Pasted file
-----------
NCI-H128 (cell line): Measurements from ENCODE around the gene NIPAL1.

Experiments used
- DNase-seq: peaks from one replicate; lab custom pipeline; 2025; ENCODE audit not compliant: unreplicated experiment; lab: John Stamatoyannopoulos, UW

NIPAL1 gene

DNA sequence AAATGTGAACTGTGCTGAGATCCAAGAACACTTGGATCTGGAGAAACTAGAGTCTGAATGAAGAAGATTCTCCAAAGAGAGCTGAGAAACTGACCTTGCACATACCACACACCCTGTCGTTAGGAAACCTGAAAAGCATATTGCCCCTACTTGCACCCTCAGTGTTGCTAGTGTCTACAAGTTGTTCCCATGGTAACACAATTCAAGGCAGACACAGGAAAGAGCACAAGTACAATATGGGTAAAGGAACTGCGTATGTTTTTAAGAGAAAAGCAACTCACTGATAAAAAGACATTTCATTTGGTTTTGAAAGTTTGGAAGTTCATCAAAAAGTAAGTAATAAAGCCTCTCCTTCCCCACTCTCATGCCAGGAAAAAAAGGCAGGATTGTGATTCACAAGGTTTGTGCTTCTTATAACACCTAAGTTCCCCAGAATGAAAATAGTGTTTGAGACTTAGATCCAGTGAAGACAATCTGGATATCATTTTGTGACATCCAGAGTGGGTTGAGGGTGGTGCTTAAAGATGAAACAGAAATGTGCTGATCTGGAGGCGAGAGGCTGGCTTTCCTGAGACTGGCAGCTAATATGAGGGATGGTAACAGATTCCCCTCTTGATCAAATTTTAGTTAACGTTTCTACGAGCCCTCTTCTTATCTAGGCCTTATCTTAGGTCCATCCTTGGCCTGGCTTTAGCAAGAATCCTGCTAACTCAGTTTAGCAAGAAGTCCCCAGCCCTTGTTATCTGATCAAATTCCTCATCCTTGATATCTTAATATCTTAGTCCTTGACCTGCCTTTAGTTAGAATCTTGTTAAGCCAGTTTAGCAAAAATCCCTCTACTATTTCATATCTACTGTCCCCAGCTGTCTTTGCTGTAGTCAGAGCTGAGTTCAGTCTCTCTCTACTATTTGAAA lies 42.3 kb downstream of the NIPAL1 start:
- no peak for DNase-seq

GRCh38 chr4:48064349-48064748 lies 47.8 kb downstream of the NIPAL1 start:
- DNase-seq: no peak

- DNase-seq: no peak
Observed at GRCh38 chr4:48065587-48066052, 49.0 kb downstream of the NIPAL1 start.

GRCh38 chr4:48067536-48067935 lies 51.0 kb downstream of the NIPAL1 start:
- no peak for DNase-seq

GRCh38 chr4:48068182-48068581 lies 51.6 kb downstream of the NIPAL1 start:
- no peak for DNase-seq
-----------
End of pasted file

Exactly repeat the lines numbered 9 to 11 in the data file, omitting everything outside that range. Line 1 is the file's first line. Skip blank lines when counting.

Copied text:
- DNase-seq: no peak
Observed at GRCh38 chr4:48065587-48066052, 49.0 kb downstream of the NIPAL1 start.

GRCh38 chr4:48067536-48067935 lies 51.0 kb downstream of the NIPAL1 start: